If your marketing would allow for cross promotion(giving artist or designer credit) w/o conflicting with your own message you may be in a position to barter for high quality work. We needed a selection of quality photographs for web and packaging use and we had good luck with this route. We reached out to a few photographers that we wouldn't normally be able to afford, told them what we wanted to use their images for and agreed to give photo credit anywhere their images appeared.

Eugene Osovetsky Software Engineer and Technology Entrepreneur

July 21st, 2013

Some sources I know of for images/graphics: and other stock photo sites (paid, has both photographs and vector graphics illustrations; "Icon sets" can be particularly useful). (free with attribution)
- Flickr advanced search - you can search for images licensed for free commercial use
- Of course, there comes a point where you do need a designer. Not necessarily a full-time one, but perhaps from sites like 99designs, CrowdSpring, DesignCrowd, etc, or even eLance. And can be a good place to find a designer with a style you like.

 This is a common problem, I'd also love to hear what other people use.

Mark Piekny Engineer, Consultant & Entrepreneur

July 30th, 2013

Jason Oliver Founder and Technology & Product Executive

July 21st, 2013

I've used before, these and other crowd sourcing design sites give great options and help find people you can work with again after the project is done. Plus in the process you get great ideas that you never thought of, for the same price. You get 100s of suggestions based on your requirements for dozens of designers.

Shutterstock as mentioned before is a good resource for graphics - again sometimes just for inspiration. Another site you can look at is - they have some great templates you can buy inexpensively.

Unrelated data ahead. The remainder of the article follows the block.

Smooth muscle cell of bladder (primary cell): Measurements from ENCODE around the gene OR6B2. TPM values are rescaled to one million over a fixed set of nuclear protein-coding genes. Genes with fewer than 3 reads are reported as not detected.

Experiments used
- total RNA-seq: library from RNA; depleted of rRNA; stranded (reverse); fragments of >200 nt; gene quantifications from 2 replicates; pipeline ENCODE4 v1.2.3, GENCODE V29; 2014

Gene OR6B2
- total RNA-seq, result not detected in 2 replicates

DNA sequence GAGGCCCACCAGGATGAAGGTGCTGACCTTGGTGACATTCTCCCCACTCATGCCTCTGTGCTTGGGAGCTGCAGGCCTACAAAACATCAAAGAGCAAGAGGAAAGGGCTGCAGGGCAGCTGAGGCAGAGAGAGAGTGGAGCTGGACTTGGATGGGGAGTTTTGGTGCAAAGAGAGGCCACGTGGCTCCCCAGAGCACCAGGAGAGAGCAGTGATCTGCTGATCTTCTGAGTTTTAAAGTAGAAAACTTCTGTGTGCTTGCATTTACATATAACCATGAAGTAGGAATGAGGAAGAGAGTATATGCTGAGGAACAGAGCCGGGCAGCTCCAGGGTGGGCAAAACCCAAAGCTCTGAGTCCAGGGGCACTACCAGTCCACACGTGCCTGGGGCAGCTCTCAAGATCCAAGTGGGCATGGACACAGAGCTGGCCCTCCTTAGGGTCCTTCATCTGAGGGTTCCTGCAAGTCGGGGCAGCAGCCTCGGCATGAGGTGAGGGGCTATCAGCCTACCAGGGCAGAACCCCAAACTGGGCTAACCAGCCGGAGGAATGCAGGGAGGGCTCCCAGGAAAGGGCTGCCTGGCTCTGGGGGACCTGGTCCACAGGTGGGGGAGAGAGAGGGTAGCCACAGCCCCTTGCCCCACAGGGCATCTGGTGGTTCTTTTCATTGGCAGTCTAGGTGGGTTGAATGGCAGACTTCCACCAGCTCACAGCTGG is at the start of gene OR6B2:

Dave Angelow Board Member at HAND Austin

July 22nd, 2013

Love this idea of cross-promoting and helping each other grow the business - thanks for sharing! The current near-term challenge we face is more with graphics than photos and our ideal would be something like Shutterfly/iStockPhoto with Clipart-like graphics. The ideas for use of 99designs and others is fantastic and fits when we've got a bit more cash-flow It's a challenge to be the small fish and look big when making presentations competing against major players - thanks to everyone and the FD community at large, it's easier to go down this road with help!

Kristann Orton Helping clients design at the intersection of business goals and technology needs | Innovation Catalyst

July 21st, 2013

I was recently pointed to I haven’t tried them yet but it seems like a good way to get the best designer. It is basically a design contest, and you only pay if you find one you like.

Trevor Collins Crowdfunding Entrepreneur & Co-Founder of 100 Danish

July 21st, 2013

+ 1 for finding a designer. There is most likely a plethora of creative-type people in Austin who you could tap for their skills. 

Also, if it's a fun project they could crank out in an afternoon, some may even do it for free or defer payment for when your company has grown. Especially if they like you and it could lead to more work for them down the line.